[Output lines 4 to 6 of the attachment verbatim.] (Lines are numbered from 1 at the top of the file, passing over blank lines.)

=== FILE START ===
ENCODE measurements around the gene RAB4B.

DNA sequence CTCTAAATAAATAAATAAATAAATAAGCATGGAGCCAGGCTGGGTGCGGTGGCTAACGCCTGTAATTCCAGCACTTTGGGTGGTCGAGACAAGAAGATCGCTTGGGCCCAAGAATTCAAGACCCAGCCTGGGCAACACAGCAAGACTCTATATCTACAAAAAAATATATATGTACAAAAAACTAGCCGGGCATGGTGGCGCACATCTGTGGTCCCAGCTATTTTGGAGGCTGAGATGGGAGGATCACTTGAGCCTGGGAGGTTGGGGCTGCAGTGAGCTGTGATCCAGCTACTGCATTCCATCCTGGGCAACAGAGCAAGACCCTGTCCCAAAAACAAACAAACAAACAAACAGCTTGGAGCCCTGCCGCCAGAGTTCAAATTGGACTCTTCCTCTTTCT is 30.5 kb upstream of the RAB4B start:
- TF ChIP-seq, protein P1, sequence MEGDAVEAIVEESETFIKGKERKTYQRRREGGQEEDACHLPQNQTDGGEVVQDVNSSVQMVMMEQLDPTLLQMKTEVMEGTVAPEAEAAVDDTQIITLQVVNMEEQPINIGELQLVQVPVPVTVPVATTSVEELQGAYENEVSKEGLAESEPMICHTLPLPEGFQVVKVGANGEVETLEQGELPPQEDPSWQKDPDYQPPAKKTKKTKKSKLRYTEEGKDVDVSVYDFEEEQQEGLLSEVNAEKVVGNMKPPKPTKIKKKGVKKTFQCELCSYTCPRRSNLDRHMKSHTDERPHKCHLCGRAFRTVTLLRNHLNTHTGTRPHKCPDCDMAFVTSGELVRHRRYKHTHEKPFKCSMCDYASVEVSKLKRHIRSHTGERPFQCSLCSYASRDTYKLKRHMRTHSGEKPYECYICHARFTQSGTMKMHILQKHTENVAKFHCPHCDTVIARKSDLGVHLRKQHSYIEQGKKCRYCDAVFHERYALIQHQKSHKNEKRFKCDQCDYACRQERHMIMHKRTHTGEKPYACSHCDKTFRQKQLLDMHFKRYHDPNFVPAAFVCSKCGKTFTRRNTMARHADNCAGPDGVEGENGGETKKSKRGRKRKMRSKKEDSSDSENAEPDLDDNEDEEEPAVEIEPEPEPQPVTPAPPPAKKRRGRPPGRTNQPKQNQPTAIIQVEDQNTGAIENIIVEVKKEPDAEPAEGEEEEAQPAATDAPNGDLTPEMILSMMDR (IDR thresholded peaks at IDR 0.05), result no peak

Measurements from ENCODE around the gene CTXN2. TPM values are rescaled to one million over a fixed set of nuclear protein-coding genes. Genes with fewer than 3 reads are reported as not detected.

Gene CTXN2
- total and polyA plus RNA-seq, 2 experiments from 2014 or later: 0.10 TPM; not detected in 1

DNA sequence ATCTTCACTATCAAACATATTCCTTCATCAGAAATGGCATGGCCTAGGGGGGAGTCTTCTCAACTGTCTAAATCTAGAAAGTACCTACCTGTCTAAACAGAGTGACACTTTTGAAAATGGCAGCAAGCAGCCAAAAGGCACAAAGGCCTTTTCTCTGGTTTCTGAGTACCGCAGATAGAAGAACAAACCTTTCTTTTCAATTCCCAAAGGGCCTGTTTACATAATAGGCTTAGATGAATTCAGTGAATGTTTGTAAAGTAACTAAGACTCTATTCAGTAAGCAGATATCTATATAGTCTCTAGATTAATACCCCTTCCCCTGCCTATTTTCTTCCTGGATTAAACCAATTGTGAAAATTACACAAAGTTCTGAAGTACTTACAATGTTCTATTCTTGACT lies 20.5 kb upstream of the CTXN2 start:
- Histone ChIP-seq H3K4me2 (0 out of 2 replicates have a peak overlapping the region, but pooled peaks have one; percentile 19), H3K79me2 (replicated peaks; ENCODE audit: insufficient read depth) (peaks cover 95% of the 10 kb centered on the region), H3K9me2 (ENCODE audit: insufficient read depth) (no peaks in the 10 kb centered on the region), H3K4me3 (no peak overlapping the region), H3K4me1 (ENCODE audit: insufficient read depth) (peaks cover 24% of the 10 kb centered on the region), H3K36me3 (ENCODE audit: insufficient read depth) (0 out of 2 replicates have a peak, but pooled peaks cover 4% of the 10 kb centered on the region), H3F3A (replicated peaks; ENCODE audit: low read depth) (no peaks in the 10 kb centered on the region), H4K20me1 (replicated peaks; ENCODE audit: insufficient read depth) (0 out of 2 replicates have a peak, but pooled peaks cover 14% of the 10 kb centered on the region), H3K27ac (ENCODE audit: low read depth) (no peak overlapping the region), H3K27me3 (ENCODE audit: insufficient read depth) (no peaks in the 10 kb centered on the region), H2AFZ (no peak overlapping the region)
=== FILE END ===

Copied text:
Measurements from ENCODE around the gene CTXN2. TPM values are rescaled to one million over a fixed set of nuclear protein-coding genes. Genes with fewer than 3 reads are reported as not detected.

Gene CTXN2
- total and polyA plus RNA-seq, 2 experiments from 2014 or later: 0.10 TPM; not detected in 1